NC congressional Democrats ask McConnell to cancel Farr votes
Democratic members of North Carolina’s congressional delegation sent a letter this week to Senate Majority Leader Mitch McConnell urging the cancellation of all votes on the judicial nomination of prominent GOP attorney Thomas Farr.
President Donald Trump nominated Farr, who has ties to white supremacist Jesse Helms, to a U.S. District Court seat for the Eastern District of North Carolina. It is a lifetime appointment if he is confirmed.
The letter to McConnell was signed by U.S. Representatives David E. Price (NC-04), G. K. Butterfield (NC-01), and Alma Adams (NC-12). It states their concern for Farr’s record of voter suppression and points out the widespread opposition to his nomination.
“Mr. Farr’s confirmation will threaten the participation of African-Americans and other vulnerable populations in our political process,” the letter states.
Trump nominated Farr in July 2017 and then re-nominated him in January. The judicial vacancy he could fill is the longest running one across the nation at over 11 years.
Civil rights leaders have been outspoken in their opposition to Farr’s confirmation, particularly to the Eastern District of North Carolina, which houses almost half of the state’s Black population, but has never had a Black federal judge there in the District Court’s 145-year history.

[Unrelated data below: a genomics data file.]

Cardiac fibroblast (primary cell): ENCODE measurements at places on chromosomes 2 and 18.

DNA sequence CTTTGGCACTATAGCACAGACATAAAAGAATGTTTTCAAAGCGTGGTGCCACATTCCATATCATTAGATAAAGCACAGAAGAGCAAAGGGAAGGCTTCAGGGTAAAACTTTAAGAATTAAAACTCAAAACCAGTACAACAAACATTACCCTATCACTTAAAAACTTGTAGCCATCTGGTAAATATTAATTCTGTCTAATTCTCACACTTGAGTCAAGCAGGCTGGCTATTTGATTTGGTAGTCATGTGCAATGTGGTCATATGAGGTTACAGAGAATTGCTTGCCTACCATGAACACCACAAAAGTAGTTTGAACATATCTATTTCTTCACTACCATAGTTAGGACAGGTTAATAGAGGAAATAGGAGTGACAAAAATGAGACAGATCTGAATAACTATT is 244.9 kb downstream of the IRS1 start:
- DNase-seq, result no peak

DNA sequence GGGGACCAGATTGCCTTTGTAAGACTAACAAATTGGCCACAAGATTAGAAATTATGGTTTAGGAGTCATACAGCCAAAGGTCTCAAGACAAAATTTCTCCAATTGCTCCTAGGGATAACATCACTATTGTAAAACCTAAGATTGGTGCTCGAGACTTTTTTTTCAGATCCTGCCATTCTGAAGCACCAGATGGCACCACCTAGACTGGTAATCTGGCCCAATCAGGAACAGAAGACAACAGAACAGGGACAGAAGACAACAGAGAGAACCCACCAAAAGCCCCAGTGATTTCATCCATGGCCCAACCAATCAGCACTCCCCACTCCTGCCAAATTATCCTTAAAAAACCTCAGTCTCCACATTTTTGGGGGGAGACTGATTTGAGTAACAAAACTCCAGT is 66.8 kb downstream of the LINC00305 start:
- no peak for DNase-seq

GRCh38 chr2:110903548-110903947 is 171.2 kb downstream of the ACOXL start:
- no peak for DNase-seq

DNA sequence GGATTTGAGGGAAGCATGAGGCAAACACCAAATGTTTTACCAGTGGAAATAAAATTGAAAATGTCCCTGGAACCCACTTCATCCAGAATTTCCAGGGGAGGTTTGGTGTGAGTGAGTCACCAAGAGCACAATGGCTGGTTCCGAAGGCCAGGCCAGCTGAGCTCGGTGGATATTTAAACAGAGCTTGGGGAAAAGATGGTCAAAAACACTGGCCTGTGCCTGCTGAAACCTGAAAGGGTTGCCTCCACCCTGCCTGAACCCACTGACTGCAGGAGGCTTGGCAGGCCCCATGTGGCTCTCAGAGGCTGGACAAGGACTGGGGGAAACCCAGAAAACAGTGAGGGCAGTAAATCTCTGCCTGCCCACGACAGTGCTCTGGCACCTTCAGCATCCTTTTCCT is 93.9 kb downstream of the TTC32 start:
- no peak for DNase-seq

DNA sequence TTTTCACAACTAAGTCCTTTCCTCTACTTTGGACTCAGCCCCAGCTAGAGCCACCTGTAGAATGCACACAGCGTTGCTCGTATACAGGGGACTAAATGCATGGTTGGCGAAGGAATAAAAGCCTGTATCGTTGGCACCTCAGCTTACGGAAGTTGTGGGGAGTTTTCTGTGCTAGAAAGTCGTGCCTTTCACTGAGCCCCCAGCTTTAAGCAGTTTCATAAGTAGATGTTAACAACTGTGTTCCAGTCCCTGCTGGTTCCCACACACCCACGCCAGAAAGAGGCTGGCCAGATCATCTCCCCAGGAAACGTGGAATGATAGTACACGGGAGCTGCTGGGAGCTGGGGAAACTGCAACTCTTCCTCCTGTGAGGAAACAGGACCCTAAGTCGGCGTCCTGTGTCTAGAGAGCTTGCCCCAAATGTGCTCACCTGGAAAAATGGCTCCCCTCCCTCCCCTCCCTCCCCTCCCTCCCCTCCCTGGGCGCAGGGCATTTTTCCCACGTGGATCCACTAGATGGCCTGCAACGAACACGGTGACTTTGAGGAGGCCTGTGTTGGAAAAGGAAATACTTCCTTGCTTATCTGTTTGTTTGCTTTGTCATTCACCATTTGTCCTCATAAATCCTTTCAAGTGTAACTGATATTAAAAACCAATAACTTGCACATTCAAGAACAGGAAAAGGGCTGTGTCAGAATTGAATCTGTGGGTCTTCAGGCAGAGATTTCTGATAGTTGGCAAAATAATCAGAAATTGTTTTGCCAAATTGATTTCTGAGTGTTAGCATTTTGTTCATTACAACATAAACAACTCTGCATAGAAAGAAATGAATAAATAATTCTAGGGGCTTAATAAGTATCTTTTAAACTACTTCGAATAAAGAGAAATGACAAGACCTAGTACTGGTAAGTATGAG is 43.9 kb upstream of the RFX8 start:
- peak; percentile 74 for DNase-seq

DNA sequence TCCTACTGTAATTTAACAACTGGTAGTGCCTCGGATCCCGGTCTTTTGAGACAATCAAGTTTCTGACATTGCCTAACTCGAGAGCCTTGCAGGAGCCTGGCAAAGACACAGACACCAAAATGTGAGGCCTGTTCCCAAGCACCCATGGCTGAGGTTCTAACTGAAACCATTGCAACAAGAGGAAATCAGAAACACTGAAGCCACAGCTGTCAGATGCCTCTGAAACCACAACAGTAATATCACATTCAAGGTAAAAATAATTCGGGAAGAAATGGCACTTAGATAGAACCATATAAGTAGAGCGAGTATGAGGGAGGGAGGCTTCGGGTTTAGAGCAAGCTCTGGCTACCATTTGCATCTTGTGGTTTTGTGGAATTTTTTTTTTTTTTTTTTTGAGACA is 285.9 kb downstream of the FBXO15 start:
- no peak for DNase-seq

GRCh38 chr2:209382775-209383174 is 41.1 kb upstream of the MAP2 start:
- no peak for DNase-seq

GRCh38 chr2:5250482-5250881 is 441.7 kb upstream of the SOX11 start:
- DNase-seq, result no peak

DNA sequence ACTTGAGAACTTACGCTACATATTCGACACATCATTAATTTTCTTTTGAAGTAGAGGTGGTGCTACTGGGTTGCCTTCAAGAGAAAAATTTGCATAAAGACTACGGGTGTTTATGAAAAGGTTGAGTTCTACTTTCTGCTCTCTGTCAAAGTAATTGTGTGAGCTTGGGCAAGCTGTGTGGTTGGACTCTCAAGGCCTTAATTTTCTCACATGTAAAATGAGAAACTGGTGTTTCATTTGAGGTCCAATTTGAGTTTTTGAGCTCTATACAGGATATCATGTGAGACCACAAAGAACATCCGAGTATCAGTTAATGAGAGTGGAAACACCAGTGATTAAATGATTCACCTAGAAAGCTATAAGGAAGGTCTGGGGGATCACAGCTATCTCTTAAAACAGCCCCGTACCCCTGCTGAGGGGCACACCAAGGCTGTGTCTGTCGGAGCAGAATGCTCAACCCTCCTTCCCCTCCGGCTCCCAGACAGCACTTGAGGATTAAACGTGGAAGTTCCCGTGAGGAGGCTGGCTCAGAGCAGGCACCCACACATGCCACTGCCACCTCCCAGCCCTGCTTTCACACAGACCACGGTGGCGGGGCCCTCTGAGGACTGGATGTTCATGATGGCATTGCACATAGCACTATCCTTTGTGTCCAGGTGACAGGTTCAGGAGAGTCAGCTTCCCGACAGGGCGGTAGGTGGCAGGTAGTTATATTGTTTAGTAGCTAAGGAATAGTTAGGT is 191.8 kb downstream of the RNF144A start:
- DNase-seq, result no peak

Price, Butterfield and Adams want the Senate to allow Farr’s nomination to expire.
“Farr has a decades-long record of defending voter suppression tactics in North Carolina, including voter intimidation, discriminatory election changes, and racial gerrymandering,” a news release states. “In 1992, as the lawyer for former Senator Jesse Helms’ re-election campaign, he defended the campaign against U.S. Department of Justice complaints of voter intimidation after the campaign sent post cards to 100,000 black voters saying they were ineligible to vote and may be arrested for voting.”
If the Senate does proceed to a vote, Republicans only need one defector to defeat Farr’s nomination. Sen. Jeff Flake from Arizona said he would not be voting to confirm any more judicial nominees until his colleagues vote on a bill to protect special counsel Robert Mueller who is investigating Russian interference in the 2016 election.